The 15W Heath Trap was run overnight (min. temp. 14 Celsius) at Pipe Bay Copse and caught:

Also a number of Caddisflies to be identified as well as:

Saturday 18th August [Overcast, hot and humid]

There were 4 Common Sandpipers Actitis hypoleucos on the dam this evening, but I couldn't see the Fudger in a brief look. There was a sub-adult Yellow-legged Gull Larus michahellis flying around too.

Jeff Hirst spooned a trout for me today and gave me a jar with the contents in that I have transferred to a small tank to keep overnight. It included larval stages of Backswimmers Notonecta sp., almost certainly Common Backswimmer Notonecta glauca, Chironomid larvae and pupae and Gammarus pulex. There were also a couple of spp. of water snails.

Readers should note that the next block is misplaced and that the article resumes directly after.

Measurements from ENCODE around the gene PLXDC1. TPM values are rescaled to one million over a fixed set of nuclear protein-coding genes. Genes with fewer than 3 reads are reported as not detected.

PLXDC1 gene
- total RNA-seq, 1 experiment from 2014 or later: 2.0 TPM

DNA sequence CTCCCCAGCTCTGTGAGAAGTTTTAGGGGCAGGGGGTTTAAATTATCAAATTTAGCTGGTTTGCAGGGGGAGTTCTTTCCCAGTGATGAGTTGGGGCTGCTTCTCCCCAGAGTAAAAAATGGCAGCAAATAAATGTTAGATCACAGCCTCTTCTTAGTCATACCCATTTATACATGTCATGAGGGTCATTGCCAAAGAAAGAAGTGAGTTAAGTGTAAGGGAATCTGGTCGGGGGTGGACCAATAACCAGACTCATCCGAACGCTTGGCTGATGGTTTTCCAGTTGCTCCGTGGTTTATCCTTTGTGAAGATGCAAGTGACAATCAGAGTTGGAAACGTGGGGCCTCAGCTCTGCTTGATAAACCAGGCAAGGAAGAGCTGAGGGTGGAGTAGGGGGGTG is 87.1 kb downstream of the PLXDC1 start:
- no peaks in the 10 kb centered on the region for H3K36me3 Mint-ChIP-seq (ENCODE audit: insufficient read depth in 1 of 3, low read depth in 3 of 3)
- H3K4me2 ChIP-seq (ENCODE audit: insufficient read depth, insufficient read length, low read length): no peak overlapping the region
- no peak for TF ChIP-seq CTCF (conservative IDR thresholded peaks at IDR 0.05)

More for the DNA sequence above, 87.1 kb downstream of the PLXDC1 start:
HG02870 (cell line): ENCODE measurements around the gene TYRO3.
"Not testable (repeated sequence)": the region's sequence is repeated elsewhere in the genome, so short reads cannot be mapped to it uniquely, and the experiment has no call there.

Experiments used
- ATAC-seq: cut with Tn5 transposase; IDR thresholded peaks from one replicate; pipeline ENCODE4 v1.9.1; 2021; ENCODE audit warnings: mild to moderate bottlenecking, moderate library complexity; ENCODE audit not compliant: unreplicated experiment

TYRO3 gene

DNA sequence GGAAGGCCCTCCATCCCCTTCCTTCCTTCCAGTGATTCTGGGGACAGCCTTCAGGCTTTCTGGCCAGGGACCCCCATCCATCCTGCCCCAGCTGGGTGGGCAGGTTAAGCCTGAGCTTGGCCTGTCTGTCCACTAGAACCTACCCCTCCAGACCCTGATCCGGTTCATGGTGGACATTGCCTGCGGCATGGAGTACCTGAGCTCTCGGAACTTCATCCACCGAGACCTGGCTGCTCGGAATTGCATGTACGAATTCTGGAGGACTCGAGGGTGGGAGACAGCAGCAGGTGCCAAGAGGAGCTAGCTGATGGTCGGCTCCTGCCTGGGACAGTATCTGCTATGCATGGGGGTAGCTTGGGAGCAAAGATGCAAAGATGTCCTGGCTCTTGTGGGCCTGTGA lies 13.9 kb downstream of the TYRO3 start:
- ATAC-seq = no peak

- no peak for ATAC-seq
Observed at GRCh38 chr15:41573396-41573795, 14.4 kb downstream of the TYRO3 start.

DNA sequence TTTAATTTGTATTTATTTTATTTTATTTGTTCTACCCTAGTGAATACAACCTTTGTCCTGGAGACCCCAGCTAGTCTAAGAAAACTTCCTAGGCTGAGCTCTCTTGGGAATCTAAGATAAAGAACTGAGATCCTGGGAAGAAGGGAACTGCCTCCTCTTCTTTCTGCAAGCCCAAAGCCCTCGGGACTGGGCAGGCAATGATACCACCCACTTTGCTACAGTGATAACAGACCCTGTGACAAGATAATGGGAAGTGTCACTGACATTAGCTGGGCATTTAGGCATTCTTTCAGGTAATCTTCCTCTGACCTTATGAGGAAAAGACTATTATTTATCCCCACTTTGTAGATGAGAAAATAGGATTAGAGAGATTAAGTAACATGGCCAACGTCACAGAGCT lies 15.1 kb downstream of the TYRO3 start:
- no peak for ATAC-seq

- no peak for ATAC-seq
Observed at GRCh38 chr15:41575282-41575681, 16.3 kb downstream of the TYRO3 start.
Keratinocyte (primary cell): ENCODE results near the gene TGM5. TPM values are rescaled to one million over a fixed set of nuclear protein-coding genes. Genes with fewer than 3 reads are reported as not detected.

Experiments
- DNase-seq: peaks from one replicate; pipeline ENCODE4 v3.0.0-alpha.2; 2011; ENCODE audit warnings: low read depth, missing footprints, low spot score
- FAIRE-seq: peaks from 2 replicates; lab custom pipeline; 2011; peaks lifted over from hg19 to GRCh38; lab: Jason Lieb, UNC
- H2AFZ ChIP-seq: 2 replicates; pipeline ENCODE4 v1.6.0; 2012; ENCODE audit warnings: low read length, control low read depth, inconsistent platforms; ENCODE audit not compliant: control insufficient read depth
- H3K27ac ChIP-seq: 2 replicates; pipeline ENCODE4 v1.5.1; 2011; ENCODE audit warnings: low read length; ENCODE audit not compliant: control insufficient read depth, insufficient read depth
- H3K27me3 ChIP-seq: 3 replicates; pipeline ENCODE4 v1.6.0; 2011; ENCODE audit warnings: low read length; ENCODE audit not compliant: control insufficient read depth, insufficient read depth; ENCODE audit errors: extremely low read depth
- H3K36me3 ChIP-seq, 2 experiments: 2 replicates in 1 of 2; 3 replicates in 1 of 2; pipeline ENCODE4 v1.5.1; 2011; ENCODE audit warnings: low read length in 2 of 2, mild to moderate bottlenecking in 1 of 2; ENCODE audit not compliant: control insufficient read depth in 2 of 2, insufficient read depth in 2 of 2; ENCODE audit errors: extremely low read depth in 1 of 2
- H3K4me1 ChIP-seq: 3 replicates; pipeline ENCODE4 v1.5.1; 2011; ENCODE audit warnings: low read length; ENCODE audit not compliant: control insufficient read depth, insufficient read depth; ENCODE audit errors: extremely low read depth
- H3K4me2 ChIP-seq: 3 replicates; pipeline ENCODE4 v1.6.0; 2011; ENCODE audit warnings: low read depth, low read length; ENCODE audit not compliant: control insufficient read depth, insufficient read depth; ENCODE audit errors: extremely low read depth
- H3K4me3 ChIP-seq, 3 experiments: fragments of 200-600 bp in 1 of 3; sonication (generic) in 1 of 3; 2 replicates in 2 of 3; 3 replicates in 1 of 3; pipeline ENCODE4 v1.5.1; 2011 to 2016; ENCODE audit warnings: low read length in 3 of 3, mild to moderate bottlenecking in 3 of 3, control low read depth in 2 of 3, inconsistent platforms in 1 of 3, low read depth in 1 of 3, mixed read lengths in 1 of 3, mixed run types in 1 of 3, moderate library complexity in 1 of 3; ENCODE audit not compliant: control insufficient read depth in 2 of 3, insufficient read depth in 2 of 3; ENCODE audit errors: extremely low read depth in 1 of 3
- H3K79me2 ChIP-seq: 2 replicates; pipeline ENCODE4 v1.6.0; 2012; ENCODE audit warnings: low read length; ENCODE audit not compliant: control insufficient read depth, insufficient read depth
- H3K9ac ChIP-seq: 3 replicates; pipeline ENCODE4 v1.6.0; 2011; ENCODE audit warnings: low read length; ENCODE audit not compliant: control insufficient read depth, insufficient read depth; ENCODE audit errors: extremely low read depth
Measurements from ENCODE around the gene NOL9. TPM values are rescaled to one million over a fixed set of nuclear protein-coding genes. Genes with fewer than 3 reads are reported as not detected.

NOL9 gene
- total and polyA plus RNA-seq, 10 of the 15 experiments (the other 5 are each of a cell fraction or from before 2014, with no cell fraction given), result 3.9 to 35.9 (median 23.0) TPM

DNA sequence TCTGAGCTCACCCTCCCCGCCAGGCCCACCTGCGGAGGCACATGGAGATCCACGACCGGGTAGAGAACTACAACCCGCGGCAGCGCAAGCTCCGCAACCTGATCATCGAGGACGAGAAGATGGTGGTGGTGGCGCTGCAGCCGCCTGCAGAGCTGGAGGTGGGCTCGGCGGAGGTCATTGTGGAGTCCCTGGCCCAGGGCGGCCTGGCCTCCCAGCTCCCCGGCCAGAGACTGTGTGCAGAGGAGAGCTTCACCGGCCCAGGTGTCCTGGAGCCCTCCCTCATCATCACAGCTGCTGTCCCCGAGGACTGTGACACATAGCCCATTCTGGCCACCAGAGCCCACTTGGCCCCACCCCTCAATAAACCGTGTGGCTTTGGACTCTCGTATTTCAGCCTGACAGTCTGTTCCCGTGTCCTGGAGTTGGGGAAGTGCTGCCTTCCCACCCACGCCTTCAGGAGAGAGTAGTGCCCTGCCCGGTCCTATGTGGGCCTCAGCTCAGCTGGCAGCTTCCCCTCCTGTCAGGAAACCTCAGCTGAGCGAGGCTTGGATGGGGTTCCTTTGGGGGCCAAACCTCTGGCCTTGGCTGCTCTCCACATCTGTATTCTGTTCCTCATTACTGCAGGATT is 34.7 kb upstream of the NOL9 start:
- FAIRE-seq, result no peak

I ran the 15W Heath Trap overnight (min. temp. 16 Celsius) at Holt Copse and caught:

Also caught were:

Sunday 19th August [Misty early, humid and hot later]

I did the WeBS count today and there isn't much to report except the adult ♂ FERRUGINOUS DUCK Aythya nyroca seen by Mervyn Pearce and myself, 3 Common Sandpipers Actitis hypoleucos on the dam and a Grey Wagtail Motacilla cinerea on the Spillway.

I saw a large fritillary butterfly several times in 'wild flight' at Pipe Bay, which then disappeared into Pipe Bay Wood, so I assume it's probably a Silver-washed Fritillary Argynnis paphia for which there are only two certain records. It's a shame it didn't settle to feed. There was still at least one Rhingia rostrata on the Burdock Arctium sp. at Holt Copse barrier when I went past today.